Voronenkov’s journey from Russian MP to Kremlin critic
Denys Voronenkov led the typical lifestyle of Russia’s pro-Kremlin elite until October, when he ran afoul of Russia’s Federal Investigative Committee and fled to Ukraine along with his wife, seeking refuge from persecution.
He was a lawmaker for Russia’s pro-Kremlin Communist Party, had five apartments in Moscow and a fleet of five luxury cars. His wife, the opera singer Maria Maksakova, was a lawmaker for United Russia, Russian President Vladimir Putin’s party.
After arriving in Ukraine and receiving Ukrainian citizenship, Voronenkov claimed he was “trying to survive” Putin and started criticizing the Russian Federal Security Service, known as the FSB, and the Kremlin.
His biography shows he indeed had high-profile connections.
“Why do you think the FSB is such a powerful organization, which nobody can escape from?” he asked in an interview with Gordon.UA. “People who work there also make mistakes. If you know the system from the inside, you can easily do what I did,” he said -- meaning escape.
Voronenkov was born in Nizhni Novgorod (then Gorky), a city in European Russia, into a Soviet military family. In his childhood his family moved between many cities in Russia and Ukraine. He also claimed to be half-Ukrainian, and said he had spent a lot of time in childhood in the southern Ukrainian cities of Kherson, Mariupol, Mykolaiv and Yevpatoriya.
He followed his father’s military career, studying in military universities in St. Petersburg (then Leningrad) and Moscow, and starting his career as a military prosecutor in the mid-1990s.
After working in law enforcement, Voronenkov switched to politics.
He was elected to Russia’s State Duma on the Communist Party ticket in 2011. He followed his party’s agenda, which corresponded to the Kremlin line.
Voronenkov was one of the 443 Duma lawmakers who voted in March 2014 in support of Russia’s annexation of Ukraine’s Crimea peninsula. Five months later, he posted several pictures from Crimea on his Twitter. “I was struck by its beauty. I completely support its accession to Crimea!” he wrote on Aug. 17, 2014.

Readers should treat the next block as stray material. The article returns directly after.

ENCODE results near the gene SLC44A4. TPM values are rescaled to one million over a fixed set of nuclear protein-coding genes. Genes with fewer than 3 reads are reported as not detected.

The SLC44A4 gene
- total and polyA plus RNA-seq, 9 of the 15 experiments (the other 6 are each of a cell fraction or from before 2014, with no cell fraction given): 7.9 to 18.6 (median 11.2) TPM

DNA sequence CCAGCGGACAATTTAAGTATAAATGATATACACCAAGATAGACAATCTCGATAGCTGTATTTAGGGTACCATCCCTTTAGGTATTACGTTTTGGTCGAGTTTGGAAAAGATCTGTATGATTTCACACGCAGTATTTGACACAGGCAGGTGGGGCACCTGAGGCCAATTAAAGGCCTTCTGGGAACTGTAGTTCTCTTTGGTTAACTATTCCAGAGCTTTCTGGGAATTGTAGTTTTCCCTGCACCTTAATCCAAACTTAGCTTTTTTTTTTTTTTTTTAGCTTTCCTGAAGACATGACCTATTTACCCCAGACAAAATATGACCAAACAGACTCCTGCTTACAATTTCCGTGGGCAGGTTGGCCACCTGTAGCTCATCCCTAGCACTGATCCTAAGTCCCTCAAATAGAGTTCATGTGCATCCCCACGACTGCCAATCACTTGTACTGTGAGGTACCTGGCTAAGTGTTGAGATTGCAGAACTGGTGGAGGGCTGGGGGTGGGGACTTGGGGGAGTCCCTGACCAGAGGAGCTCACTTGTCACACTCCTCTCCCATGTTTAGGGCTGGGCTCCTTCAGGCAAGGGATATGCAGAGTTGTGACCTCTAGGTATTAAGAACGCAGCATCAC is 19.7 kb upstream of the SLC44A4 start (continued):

But after Voronenkov came to Ukraine, he denied this support and even denied the tweet about Crimea, claiming his Twitter account had been hacked.
In March 2015, Voronenkov married fellow lawmaker Maksakova. Russian parliament speaker Sergey Naryshkin sang at their wedding.
But in early April, Russia’s Federal Investigation Committee asked the country’s prosecutor general to start the process of stripping Voronenkov of his parliamentary immunity in a criminal case in which Voronenkov was accused of seizing a building in the center of Moscow.
Voronenkov claimed the case was fabricated and he had to flee Russia.
In February, Voronenkov said he received Ukrainian citizenship thanks to his Ukrainian roots. Maksakova kept her Russian and German nationality but gained a residence permit in Ukraine.
Voronenkov claimed he was going to serve Ukraine as his new motherland, and said he was helping the Ukrainian investigation in the treason case against ousted former President Viktor Yanukovych.
Russian opposition politician Alexei Navalny called Voronenkov “corrupt and crooked” and exposed Voronenkov’s luxury lifestyle in Russia.
“Voronenkov argued with someone, he was kicked out of the Duma, and rushed with his wife to Kyiv. Then right on the plane, they switched from the Georgy ribbon (the symbol of Russian-backed separatists) to blue-and-yellow (the colors of Ukraine’s national flag),” Navalny wrote on his blog in late January.
Voronenkov replied to Navalny’s comments that he earned his fortune from business before going into politics.
He compared modern Russia with Nazi Germany and said he would be helpful to Ukrainian investigators, since knew the inner workings of the Russian state. He also claimed he had gone public, hoping it would help him to save his life.
“You want to ask whether I have guarantees of my safety? No, nobody has them,” he said in what was to be his final interview, with news website Gordon.ua.
Denys Voronenkov, who sought political refuge in Ukraine, was assassinated on March 23. (Courtesy)